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Cover image for Ultimate EKS Baseline Cluster: Part 1 - Provision EKS
Joaquin Menchaca
Joaquin Menchaca

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Ultimate EKS Baseline Cluster: Part 1 - Provision EKS

The AWS managed Kubernetes service, EKS (Elastic Kubernetes Service), has the highest level of complexity amongst cloud offerings.

Besides having to build out the networking, routing, security, and worker nodes separately from the managed master nodes, there’s no longer any bundled support for storage starting from 1.23, and the existing support for external load balancers is limited.

This tutorial, presented in separate parts, will demonstrate how to build out a robust Kubernetes cluster with just a few commands.

  1. EKS Cluster with support for OIDC
  2. Add Storage support: persistent volumes using EBS
  3. Add load balancer support: layer 4 (NLB) and layer 7 (ALB)
  4. Add traffic security support: network policies using Calico
  5. Demo application with Dgraph putting it all together

In order to secure services that need access to cloud resources, an OIDC provider through IAM Roles for Service Account facility will be used.

0. Prerequisites

These are are some prerequisites and initial steps needed to get started before provisioning a Kubernetes cluster and installing add-ons.

0.1 Knowledge: Systems

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Basic concepts of systems, such as Linux and the shell (redirection, pipes, process substitution, command substitution, environment variables), as well as virtualization and containers are useful. The concept of a service (daemon) is important.

0.2 Knowledge: Networking

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This article requires some basic understanding of networking with TCP/IP and the OSI model, specifically the Transport Layer 4 and Application Layer 7 for HTTP. This article covers using load balancing and reverse proxy.

In Kubernetes, familiarity with service types: ClusterIP, NodePort, LoadBalancer, ExternalName and the ingress resource are important.

Exposure to other types of Kubernetes resource objects used in this guide are helpful: persistentvolumeclaims (pvc), storageclass (sc), pods, deployments, statefulsets (sts), configmaps, serviceaccount (sa) and networkpolicies.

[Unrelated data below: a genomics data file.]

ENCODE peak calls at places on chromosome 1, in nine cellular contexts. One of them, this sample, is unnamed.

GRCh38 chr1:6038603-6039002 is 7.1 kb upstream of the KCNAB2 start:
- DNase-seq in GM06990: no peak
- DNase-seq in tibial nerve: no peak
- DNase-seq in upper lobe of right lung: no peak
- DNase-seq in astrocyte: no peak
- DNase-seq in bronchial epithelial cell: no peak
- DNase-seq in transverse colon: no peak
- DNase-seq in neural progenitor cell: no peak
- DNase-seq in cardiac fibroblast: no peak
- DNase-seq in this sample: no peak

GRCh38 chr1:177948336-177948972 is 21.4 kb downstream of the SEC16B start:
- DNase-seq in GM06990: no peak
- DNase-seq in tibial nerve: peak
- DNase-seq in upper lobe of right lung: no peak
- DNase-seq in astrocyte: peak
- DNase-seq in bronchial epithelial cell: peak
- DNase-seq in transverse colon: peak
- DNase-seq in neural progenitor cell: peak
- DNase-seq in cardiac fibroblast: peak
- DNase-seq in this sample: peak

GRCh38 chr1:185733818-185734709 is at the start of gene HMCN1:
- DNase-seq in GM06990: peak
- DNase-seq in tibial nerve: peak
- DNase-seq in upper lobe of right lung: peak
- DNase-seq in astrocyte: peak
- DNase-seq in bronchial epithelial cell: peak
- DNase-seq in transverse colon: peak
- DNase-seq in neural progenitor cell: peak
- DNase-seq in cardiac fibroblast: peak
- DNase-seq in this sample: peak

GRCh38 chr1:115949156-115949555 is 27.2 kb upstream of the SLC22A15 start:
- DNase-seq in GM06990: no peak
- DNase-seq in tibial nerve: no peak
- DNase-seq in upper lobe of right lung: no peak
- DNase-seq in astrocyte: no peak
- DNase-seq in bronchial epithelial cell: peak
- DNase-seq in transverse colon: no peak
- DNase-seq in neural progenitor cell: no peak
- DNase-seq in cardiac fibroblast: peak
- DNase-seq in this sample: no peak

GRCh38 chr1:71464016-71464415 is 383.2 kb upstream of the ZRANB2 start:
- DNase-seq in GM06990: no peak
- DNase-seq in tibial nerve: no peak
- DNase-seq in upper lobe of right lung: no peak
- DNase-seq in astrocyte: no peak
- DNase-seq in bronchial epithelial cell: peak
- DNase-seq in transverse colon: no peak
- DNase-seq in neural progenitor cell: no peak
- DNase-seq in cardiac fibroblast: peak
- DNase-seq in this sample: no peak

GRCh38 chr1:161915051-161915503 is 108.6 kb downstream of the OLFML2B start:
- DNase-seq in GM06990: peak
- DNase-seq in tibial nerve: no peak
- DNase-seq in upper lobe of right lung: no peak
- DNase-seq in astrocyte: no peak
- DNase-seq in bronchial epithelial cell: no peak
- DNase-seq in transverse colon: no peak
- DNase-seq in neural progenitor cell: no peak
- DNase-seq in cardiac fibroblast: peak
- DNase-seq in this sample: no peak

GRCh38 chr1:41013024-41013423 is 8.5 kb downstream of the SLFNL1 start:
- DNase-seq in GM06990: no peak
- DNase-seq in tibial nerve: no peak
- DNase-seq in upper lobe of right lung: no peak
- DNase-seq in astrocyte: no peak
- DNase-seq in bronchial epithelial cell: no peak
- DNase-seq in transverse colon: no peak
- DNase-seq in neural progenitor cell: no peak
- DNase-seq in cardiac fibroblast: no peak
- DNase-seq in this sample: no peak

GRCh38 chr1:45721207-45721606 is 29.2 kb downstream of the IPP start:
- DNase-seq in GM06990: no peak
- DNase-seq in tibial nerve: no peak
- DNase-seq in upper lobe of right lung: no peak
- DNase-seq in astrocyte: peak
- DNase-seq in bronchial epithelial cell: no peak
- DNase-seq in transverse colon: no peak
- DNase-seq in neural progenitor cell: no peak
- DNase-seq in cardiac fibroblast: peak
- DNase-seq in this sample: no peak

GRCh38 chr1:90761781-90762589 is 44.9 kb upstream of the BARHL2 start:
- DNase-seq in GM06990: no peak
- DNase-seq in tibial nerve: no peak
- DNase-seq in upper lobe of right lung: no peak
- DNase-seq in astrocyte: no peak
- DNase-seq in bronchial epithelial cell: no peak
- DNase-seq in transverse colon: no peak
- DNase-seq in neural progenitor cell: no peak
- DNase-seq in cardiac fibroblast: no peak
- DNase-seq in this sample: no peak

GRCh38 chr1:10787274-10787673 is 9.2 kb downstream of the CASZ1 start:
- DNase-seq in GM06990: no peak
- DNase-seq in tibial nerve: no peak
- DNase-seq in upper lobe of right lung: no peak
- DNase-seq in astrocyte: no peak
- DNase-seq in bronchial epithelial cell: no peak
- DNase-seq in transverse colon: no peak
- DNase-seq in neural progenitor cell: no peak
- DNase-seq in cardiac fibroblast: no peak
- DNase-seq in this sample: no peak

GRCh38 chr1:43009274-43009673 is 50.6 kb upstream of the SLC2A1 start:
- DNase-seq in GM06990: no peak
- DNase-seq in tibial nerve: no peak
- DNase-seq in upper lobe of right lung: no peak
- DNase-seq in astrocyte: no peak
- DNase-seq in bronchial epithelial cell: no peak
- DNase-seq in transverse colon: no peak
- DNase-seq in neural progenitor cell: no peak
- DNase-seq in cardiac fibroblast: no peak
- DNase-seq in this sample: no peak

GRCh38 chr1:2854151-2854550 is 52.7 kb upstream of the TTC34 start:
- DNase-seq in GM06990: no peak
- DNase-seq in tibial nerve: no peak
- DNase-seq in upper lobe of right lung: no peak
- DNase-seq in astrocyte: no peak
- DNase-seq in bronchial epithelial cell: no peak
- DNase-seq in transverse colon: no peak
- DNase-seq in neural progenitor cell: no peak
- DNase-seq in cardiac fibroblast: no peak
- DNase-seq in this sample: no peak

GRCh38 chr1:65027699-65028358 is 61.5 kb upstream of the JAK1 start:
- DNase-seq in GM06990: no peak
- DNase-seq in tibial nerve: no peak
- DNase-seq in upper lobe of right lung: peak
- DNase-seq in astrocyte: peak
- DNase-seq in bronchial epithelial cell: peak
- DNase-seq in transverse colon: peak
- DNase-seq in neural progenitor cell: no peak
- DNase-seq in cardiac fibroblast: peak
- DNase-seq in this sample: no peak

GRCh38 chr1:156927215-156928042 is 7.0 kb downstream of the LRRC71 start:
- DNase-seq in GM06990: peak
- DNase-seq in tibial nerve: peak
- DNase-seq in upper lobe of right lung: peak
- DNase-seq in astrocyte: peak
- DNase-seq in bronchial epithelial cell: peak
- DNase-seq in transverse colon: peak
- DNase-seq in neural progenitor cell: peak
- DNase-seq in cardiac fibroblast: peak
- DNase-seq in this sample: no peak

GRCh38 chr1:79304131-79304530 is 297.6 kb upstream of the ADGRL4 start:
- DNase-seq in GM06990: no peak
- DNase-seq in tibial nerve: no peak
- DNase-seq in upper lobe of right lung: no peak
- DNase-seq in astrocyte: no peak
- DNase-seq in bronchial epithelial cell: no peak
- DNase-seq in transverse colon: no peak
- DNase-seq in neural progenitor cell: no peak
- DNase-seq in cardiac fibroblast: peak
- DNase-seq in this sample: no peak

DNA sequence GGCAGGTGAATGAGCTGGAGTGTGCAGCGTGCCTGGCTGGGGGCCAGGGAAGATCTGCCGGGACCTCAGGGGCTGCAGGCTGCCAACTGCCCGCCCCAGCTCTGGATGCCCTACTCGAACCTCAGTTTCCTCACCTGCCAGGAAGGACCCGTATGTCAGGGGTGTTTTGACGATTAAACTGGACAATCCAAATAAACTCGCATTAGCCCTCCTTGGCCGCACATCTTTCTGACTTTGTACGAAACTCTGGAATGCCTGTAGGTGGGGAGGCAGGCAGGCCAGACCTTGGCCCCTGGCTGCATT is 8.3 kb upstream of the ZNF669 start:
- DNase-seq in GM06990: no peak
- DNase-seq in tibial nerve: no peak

0.4 Tools

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These are the tools used in this article series:

  • AWS CLI [aws] is a tool that interacts with AWS.
  • kubectl client [kubectl] a the tool that can interact with the Kubernetes cluster. This can be installed using adsf tool.
  • helm [helm] is a tool that can install Kubernetes applications that are packaged as helm charts.
  • eksctl [eksctl] is the tool that can provision EKS cluster as well as supporting VPC network infrastructure.
  • POSIX Shell [sh] such as bash[bash] or zsh [zsh] are used to run the commands.

These tools are highly recommended:

  • adsf [adsf] is a tool that installs versions of popular tools like kubectl.
  • jq [jq] is a tool to query and print JSON data
  • GNU Grep [grep] supports extracting string patterns using extended Regex and PCRE.

0.5 AWS Setup

Before getting started on EKS, you will need to set up billing to an AWS account (there’s a free tier), and then configure a profile that has provides access to an IAM User identity. See Setting up the AWS CLI for more information on configuring a profile.

After setup, you can test access with the following below:

export AWS_PROFILE="<your-profile-goes-here>"
aws sts get-caller-identity
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This should show something like the following with values appropriate to your environment, e.g. example output to IAM user named kwisatzhaderach:

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0.6 Kubernetes Client Setup

If you use asdf to install kubectl, you can get the latest version with the following:

# install kubectl plugin for asdf
asdf plugin-add kubectl \
asdf install kubectl latest

# fetch latest kubectl 
asdf install kubectl latest
asdf global kubectl latest

# test results of latest kubectl 
kubectl version --short --client 2> /dev/null
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This should show something like:

Client Version: v1.27.1
Kustomize Version: v5.0.1
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Also, create directory to store Kubernetes configurations that will be used by the KUBECONFIG env variable: